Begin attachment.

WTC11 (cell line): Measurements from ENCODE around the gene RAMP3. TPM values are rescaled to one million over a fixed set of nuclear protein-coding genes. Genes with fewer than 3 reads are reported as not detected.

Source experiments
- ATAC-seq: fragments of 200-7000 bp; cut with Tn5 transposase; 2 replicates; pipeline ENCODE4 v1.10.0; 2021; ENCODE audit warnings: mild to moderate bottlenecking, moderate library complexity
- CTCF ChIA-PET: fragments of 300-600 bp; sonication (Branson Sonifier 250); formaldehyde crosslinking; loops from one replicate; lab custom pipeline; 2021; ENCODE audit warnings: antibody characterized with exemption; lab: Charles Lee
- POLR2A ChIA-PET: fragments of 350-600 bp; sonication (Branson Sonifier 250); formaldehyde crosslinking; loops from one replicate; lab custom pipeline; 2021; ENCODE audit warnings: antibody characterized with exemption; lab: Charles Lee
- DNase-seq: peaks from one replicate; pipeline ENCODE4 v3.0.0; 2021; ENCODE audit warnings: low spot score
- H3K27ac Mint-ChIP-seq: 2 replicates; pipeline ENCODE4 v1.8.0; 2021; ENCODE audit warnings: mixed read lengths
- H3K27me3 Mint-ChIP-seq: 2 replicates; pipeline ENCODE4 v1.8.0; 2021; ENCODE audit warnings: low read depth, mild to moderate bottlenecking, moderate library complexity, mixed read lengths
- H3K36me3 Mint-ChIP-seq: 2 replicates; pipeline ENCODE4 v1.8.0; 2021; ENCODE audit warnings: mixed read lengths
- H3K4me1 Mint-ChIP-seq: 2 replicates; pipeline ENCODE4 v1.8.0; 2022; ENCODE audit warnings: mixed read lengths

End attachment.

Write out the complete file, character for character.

WTC11 (cell line): Measurements from ENCODE around the gene RAMP3. TPM values are rescaled to one million over a fixed set of nuclear protein-coding genes. Genes with fewer than 3 reads are reported as not detected.

Source experiments
- ATAC-seq: fragments of 200-7000 bp; cut with Tn5 transposase; 2 replicates; pipeline ENCODE4 v1.10.0; 2021; ENCODE audit warnings: mild to moderate bottlenecking, moderate library complexity
- CTCF ChIA-PET: fragments of 300-600 bp; sonication (Branson Sonifier 250); formaldehyde crosslinking; loops from one replicate; lab custom pipeline; 2021; ENCODE audit warnings: antibody characterized with exemption; lab: Charles Lee
- POLR2A ChIA-PET: fragments of 350-600 bp; sonication (Branson Sonifier 250); formaldehyde crosslinking; loops from one replicate; lab custom pipeline; 2021; ENCODE audit warnings: antibody characterized with exemption; lab: Charles Lee
- DNase-seq: peaks from one replicate; pipeline ENCODE4 v3.0.0; 2021; ENCODE audit warnings: low spot score
- H3K27ac Mint-ChIP-seq: 2 replicates; pipeline ENCODE4 v1.8.0; 2021; ENCODE audit warnings: mixed read lengths
- H3K27me3 Mint-ChIP-seq: 2 replicates; pipeline ENCODE4 v1.8.0; 2021; ENCODE audit warnings: low read depth, mild to moderate bottlenecking, moderate library complexity, mixed read lengths
- H3K36me3 Mint-ChIP-seq: 2 replicates; pipeline ENCODE4 v1.8.0; 2021; ENCODE audit warnings: mixed read lengths
- H3K4me1 Mint-ChIP-seq: 2 replicates; pipeline ENCODE4 v1.8.0; 2022; ENCODE audit warnings: mixed read lengths